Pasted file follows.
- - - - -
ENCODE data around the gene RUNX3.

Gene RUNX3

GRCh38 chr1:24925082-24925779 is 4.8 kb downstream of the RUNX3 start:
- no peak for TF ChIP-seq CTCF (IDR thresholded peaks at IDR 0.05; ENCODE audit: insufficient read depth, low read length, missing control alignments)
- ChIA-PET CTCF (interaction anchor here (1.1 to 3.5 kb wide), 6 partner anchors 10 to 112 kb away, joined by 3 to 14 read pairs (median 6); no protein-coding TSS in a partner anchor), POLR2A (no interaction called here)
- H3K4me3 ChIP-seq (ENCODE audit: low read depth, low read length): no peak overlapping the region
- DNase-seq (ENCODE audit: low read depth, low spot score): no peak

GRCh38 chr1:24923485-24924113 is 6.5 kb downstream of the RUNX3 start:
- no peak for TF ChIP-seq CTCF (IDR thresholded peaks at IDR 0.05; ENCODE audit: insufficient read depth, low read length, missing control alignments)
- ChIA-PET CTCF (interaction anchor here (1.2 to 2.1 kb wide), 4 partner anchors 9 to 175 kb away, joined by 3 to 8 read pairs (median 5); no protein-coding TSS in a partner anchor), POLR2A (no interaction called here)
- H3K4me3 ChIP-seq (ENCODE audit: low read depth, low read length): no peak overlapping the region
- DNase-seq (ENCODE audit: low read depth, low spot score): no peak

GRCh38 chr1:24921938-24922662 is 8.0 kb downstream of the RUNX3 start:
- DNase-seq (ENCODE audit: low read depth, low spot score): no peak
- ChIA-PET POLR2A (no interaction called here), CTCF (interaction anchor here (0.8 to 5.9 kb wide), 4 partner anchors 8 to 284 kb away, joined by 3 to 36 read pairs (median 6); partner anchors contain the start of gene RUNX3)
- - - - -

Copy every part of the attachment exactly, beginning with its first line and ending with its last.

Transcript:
ENCODE data around the gene RUNX3.

Gene RUNX3

GRCh38 chr1:24925082-24925779 is 4.8 kb downstream of the RUNX3 start:
- no peak for TF ChIP-seq CTCF (IDR thresholded peaks at IDR 0.05; ENCODE audit: insufficient read depth, low read length, missing control alignments)
- ChIA-PET CTCF (interaction anchor here (1.1 to 3.5 kb wide), 6 partner anchors 10 to 112 kb away, joined by 3 to 14 read pairs (median 6); no protein-coding TSS in a partner anchor), POLR2A (no interaction called here)
- H3K4me3 ChIP-seq (ENCODE audit: low read depth, low read length): no peak overlapping the region
- DNase-seq (ENCODE audit: low read depth, low spot score): no peak

GRCh38 chr1:24923485-24924113 is 6.5 kb downstream of the RUNX3 start:
- no peak for TF ChIP-seq CTCF (IDR thresholded peaks at IDR 0.05; ENCODE audit: insufficient read depth, low read length, missing control alignments)
- ChIA-PET CTCF (interaction anchor here (1.2 to 2.1 kb wide), 4 partner anchors 9 to 175 kb away, joined by 3 to 8 read pairs (median 5); no protein-coding TSS in a partner anchor), POLR2A (no interaction called here)
- H3K4me3 ChIP-seq (ENCODE audit: low read depth, low read length): no peak overlapping the region
- DNase-seq (ENCODE audit: low read depth, low spot score): no peak

GRCh38 chr1:24921938-24922662 is 8.0 kb downstream of the RUNX3 start:
- DNase-seq (ENCODE audit: low read depth, low spot score): no peak
- ChIA-PET POLR2A (no interaction called here), CTCF (interaction anchor here (0.8 to 5.9 kb wide), 4 partner anchors 8 to 284 kb away, joined by 3 to 36 read pairs (median 6); partner anchors contain the start of gene RUNX3)